2.2m is red/red/black/yellow/brown. This is a 1% metal film resistor. The body of the resistor will be a light blue color. Metal film resistors have 5 stripes. The 5th stripe tells you it has a 1% tolerance.

18k is brown/gray/orange/gold. This is a 5% carbon film resistor. The body of the resistor will be a light tan color. Carbon film resistors have 4 strips. The 4th strip tells you it has a 5% tolerance.

The number system goes in the order of the rainbow starting at red and ending at violet - red, orange, yellow, green, blue, violet, where red = 2 and violet = 7. You must extrapolate in both directions to get 0 - 9. Think of infrared when you extrapolate to the left, where brown = 1 and black = 0. Think of ultraviolet when you extrapolate to the right where gray = 8 and white = 9.

black = 0
brown = 1
red = 2
orange = 3
yellow = 4
green = 5
blue = 6
violet = 7
gray = 8
white = 9

To determine the value of the resistor with 4-band 5% tolerance code, you take the first two stripes at face value. The 3rd stripe tells you how many zeroes to add to the end. The 4th gold stripe just tells you that it has a 5% tolerance. So for the 18k resistor you have:

brown = 1
gray = 8
orange = 3

which is 18 with 000 on the end, or 18000, or 18k


To determine the value of a resistor with 5-band 1% tolerance code, you take the first 3 stripes at face value. The 4th stripe tells you how many zeroes to add to the end. The 5th brown stripe just tells you that it has a 1% tolerance. So for the 2.2M resistor you have:

red = 2
red = 2
black = 0
yellow = 4

which is 220 with 0000 on the end, or 2200000, or 2.2M, or 2M2.



Be careful when the last stipe at the end that tells you how many zeroes to add is a zero. For example, a 470ohm 1% would be:
yellow = 4
violet = 7
black = 0
black = 0

which is 470 with nothing added to the end.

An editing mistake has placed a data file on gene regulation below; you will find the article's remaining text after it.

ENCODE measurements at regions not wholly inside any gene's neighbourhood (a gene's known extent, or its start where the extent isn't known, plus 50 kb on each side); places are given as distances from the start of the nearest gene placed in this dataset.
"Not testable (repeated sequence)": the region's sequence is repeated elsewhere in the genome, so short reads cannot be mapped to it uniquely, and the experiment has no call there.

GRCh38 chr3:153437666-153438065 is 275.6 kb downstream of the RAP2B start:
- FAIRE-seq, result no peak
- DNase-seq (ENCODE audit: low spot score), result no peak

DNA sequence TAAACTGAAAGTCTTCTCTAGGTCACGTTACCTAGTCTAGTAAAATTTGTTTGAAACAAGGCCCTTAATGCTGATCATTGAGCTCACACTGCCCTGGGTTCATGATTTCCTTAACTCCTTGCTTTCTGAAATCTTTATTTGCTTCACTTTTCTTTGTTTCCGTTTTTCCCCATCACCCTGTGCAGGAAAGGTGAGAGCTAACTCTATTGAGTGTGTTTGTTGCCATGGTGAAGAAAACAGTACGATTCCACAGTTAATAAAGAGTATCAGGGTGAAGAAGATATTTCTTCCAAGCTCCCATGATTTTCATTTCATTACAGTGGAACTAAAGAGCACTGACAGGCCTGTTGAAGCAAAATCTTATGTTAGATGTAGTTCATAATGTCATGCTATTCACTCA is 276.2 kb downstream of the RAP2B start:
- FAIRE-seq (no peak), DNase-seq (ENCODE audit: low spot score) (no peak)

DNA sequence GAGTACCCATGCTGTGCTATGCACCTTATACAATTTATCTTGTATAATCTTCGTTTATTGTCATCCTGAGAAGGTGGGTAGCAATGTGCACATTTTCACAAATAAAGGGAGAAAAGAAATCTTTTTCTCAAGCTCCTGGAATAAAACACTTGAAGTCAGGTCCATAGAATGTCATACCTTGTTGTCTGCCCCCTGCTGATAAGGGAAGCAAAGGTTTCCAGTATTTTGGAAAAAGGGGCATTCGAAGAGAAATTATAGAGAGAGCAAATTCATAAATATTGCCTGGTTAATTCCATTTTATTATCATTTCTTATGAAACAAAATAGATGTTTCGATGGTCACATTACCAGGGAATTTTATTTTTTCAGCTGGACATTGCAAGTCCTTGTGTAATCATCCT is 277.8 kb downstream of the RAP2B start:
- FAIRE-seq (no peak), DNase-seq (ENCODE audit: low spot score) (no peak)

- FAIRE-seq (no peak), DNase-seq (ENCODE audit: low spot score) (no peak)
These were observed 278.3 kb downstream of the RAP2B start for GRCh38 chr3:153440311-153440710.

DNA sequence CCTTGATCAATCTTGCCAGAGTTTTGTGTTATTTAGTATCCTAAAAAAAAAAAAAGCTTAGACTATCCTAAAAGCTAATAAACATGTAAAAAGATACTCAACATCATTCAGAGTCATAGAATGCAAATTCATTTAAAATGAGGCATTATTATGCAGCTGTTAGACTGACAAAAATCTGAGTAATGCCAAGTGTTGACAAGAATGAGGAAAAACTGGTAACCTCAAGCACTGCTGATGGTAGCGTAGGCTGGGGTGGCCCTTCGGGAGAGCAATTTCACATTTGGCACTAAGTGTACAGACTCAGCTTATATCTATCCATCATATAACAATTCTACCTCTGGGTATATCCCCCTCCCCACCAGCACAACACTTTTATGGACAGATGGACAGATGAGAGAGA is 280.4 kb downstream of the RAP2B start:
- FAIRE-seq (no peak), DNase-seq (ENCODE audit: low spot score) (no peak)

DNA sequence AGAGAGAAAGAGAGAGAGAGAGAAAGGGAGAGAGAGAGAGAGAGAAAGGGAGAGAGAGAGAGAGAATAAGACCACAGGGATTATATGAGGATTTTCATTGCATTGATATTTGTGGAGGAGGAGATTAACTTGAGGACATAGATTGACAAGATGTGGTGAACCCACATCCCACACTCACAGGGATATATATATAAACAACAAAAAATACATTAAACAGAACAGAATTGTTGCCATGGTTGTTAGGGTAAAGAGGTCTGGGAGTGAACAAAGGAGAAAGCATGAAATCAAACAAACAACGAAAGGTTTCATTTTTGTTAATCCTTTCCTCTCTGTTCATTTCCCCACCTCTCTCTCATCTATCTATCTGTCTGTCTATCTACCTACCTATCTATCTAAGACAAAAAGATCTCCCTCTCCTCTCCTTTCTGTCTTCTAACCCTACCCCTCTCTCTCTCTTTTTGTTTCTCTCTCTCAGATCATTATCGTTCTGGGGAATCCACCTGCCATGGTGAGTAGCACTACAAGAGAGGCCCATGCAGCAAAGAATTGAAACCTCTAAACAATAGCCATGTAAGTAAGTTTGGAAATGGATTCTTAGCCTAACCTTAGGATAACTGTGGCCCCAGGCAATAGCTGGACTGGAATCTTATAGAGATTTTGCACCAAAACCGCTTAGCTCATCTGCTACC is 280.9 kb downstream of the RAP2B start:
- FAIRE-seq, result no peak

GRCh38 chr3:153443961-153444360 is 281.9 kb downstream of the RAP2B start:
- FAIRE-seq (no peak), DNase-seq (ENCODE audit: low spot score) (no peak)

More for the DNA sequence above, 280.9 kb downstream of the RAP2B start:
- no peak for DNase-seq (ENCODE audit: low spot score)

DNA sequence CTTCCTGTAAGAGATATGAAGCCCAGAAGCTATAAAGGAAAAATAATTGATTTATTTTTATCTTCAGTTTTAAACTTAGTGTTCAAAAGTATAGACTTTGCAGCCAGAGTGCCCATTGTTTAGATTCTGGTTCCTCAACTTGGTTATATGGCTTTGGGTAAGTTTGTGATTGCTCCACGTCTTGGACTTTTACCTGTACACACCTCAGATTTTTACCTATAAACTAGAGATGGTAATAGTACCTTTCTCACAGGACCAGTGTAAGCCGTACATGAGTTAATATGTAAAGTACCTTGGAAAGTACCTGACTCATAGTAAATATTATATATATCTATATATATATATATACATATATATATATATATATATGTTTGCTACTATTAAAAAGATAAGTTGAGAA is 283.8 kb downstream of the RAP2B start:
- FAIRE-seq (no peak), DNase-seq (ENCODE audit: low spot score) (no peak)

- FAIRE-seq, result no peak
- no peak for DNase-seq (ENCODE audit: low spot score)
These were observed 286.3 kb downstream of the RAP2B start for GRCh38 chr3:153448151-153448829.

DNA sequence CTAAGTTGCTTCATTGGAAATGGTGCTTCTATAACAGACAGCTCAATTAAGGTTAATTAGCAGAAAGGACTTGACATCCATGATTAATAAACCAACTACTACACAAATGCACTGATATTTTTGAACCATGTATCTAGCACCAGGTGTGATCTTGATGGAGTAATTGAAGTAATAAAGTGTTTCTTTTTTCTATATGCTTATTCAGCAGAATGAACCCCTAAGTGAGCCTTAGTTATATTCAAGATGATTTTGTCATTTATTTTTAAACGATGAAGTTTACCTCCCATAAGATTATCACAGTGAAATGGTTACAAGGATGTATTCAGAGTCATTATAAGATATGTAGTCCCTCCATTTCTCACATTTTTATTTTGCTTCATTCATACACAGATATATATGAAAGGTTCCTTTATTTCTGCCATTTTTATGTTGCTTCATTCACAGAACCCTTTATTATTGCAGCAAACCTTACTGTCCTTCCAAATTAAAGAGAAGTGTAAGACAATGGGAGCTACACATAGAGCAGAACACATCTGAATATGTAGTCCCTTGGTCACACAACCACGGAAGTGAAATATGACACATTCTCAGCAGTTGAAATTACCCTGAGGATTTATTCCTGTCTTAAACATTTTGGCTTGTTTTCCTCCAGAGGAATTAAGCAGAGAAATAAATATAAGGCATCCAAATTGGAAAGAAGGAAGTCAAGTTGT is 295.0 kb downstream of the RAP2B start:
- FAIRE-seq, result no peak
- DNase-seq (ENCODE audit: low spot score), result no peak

Or a 22ohm 5% would be:
red = 2
red = 2
black = 0

which is 22 with nothing added to the end.


There is one other tricky thing and it only deals with 1% 5-band resistors. 1% resistors have an 11th color band, which is gold. When you see a gold band on a 1% resistor, it means you should omit that band and the preceding band completely. Or another way to think of it, is when you see a gold band on a 1% code, only use the first 3 bands as if it were a 5% 3-band code. You will only see this for values that are less than 100ohms. This is because you only need 3 bands for a value that only has 2 digits.

yellow = 4
violet = 7
black = 0
gold = treat like 3 band code

which is 47 with nothing added to the end.

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Please do not PM me. email is prefered. keith@buildyourownclone.com


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PostPosted: Tue May 14, 2019 12:48 pm 
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All duly noted. I’m appreciating the quick responses and i’m checking it all out.
And Bob, you rock for remembering me! That was a nice turnaround from racking my brains out not understanding what I was missing last night :idea:


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PostPosted: Wed May 15, 2019 10:33 am 
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After exchanging messages with Nick and Keith, they've convinced me that the resistor I thought was a 7.2M is in fact the 2.2M. The apparent purple color of the first band is probably just a lightly painted red band with the blue of the resistor body showing through it, making it appear purple. Apparently, their resistor supplier doesn't even offer a 7.2M size.

So that's good news for you--just swap the positions of those two resistors above and below the sheep and see where you're at. Don't be too surprised if the pedal still doesn't work, and try working through the solder joint clean-up process linked by Scott above if that's the case.


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“My favorite programming language is SOLDER” - Bob Pease (RIP)

My Website * My Musical Gear * My DIY Pedals: Pg.1 - Pg.2
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PostPosted: Wed May 15, 2019 11:01 am 
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https://www.mouser.com/datasheet/2/351/ ... 218702.pdf

The 1% metal film only go up to 2.2M. We need to use carbon film if we need a higher value.

https://www.mouser.com/datasheet/2/351/ ... 201685.pdf

But even in 5% carbon film, 7M2 isn't a value that exists. It's pretty common to have some variation in the color of the bands. Sometimes you get an orange band that's bit more on the red side. Sometimes you get a red band that's a bit more on the brown side. I've even seen some brown bands that looked a bit purple. I've never seen one that had two bands of the same color, such as this one, where one was correct and the other was off, but I'm pretty sure that's the case with this particular 2M2 resistor.

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Please do not PM me. email is prefered. keith@buildyourownclone.com